The film put me in a similar mindset as the Errol Morris documentary Vernon, Florida. McElwee went out and found ordinary North Carolinians to create the documentary. The cast of characters is not nearly as quirky or odd as the residents of Vernon but it still makes for an authentic homegrown experience. It tells a story or people progressing though history. There are villains and victims, traditions, memories, legends - dubious and factual.
At the center of it all is the old rivalry between the McElwee family and the Duke family - North Carolina's tobacco barons. The Dukes are well known for their tobacco empire, Duke University, Duke Health, Duke Energy, you know, Duke. The McElwees are known very little these days. Through this film we see evidence that John Harvey McElwee, Ross McElwee's great-grandfather, developed the Durham Bull brand of smoking tobacco and that his foreman stole and then sold the formula to the Dukes. The Dukes then allegedly released the product reflagged as the Bull Durham brand which made them wildly successful. The Duke family remains wealthy in treasure and legacy. McElwee died bankrupt and obscure.
What impacted me most about the film is the contrast, the contradictions, that Southern duality that runs throughout the film. It is best represented in Ross McElwee's explanation that he has all the guilt of the effects tobacco has had on the lives of people while enjoying none of the financial benefits of being an heir to the inventor of one of the most successful brands. He sees himself as both a perpetrator and a victim. You just don't get any more Southern than that.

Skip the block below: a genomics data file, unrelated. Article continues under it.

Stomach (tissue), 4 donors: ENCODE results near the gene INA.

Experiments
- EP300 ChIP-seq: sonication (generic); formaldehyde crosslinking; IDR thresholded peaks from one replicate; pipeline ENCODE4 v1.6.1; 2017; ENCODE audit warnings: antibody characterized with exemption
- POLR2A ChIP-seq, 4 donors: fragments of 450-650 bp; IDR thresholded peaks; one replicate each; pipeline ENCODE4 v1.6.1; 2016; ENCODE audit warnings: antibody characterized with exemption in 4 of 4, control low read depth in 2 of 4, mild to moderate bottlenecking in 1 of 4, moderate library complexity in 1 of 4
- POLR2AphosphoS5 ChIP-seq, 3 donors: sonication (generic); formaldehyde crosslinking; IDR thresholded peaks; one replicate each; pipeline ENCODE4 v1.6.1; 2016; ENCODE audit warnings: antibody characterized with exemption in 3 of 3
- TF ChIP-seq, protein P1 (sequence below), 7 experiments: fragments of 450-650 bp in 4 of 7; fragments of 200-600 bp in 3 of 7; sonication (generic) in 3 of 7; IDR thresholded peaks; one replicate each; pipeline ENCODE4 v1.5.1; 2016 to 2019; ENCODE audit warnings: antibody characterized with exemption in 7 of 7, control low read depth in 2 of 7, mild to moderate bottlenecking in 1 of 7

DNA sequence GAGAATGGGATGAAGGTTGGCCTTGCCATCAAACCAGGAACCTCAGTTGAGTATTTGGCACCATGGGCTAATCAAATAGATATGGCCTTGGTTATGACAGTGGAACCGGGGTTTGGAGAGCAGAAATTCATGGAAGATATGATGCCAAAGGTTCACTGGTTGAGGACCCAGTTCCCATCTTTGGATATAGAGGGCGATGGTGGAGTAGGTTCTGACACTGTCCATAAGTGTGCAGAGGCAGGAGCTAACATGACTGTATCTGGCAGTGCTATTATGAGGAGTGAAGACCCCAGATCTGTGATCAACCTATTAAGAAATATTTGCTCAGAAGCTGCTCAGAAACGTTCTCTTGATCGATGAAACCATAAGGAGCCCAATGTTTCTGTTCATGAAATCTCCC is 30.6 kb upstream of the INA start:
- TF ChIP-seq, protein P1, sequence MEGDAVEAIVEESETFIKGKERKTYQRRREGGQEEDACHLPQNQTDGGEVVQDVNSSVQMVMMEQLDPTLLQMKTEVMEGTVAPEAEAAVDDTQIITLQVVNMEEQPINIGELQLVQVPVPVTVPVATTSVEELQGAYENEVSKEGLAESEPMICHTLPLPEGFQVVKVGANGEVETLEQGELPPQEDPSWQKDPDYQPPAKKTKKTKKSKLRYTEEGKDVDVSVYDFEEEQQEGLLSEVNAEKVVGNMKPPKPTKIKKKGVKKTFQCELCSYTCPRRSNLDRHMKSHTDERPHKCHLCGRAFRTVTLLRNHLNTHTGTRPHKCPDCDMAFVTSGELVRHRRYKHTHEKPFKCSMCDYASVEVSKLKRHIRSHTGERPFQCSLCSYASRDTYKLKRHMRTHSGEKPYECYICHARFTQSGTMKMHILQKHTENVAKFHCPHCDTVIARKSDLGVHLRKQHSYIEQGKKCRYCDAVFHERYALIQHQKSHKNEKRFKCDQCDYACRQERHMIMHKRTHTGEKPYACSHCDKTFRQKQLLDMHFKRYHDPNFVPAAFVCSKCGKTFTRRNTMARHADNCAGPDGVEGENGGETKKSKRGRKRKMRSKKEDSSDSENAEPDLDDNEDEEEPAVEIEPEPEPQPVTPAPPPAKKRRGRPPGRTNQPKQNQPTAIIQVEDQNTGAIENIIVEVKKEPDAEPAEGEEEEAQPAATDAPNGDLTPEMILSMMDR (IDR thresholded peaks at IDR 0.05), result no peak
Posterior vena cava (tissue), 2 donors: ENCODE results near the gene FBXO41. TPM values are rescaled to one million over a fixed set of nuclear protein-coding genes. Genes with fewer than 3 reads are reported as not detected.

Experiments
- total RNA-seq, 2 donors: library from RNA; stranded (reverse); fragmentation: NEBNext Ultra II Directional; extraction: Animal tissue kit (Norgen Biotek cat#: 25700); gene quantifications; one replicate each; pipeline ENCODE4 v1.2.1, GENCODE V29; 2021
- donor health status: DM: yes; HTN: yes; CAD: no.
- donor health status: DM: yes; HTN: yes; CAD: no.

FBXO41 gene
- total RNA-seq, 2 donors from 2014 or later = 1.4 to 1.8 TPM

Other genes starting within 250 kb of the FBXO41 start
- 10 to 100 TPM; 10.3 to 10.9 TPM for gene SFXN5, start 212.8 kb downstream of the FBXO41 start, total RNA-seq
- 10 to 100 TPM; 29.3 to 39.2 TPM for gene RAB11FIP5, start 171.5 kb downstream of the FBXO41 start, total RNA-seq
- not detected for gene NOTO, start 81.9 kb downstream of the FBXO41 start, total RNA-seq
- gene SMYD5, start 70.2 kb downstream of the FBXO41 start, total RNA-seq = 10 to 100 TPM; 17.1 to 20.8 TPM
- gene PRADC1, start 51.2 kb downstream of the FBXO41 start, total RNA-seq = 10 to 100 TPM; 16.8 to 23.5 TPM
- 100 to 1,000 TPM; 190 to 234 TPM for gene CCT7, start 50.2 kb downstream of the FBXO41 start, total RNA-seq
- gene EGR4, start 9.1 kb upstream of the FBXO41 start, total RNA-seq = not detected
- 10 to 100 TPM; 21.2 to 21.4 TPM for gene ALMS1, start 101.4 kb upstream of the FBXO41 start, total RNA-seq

Going through Southern History is noticing centuries of this duality. Southerners committed the crime of slavery and were the victims of the crime of Sherman's March. They committed the Indian Removal and then suffered the invasion of the Carpetbaggers. They have grown tobacco and distilled whiskey and suffered the side effects.
Now faced with the choice of halting tobacco production or preserving a way of life, people are indecisive. Tobacco isn’t just economics to them. It’s history, it’s aesthetics, it’s their identity. How do you just eliminate such a part of your very self?
That duality is a part of our existence. Slavery and Jim Crow will never be not wrong. Sherman's March will never be justified. The evils of our past, both given and received, are magnified by a culture that so reveres and bathes in the past. Everything we see today came through all those evils and we know it. It is personified in both this film and the filmmaker.
But the film goes further, just as our culture has. McElwee questions his subjects about their tobacco habits. He highlights smokers and his inquiries on their intentions to quit or continue. He highlights the efforts of the Duke empire to ameliorate the illnesses attributed to tobacco use. He covers the 50th Annual Tobacco Festival of Clarkton. It was the last year of it by that name. The "Farmer's Day" moniker was to be adopted the next year. That blatant attempt to cleanse and add something more "acceptable" to the culture has become an everyday occurrence. The South finds itself in a struggle between those who would remove "problematic" elements of our culture and those who would preserve the culture. This struggle is based in that victim/perpetrator duality that no amount of scrubbing will ever eliminate. Regardless of the efforts, The South endures.
And so I can confidently finish with recommendation for this gritty and wonderful film. It highlights this corner of The South with stark reality delivered with McElwee's soft-spoken narration. Let it take you for a ride. Let it make you think. Go where it leads you and find yourself in a familiar place.
Sam Burnham, Curator
If you aren’t familiar with Cartersville, Georgia or if your familiarity is a recent development, you probably wouldn’t imagine a sleepy little town of mostly miners and farmers. In the 1980s Cartersville was still a quiet little town, so if we go back to the 1940s, mentally, it will help set the stage for this story. This one is a legend passed to us as fact. The source is reputable so we’ll take it as fact until convinced otherwise.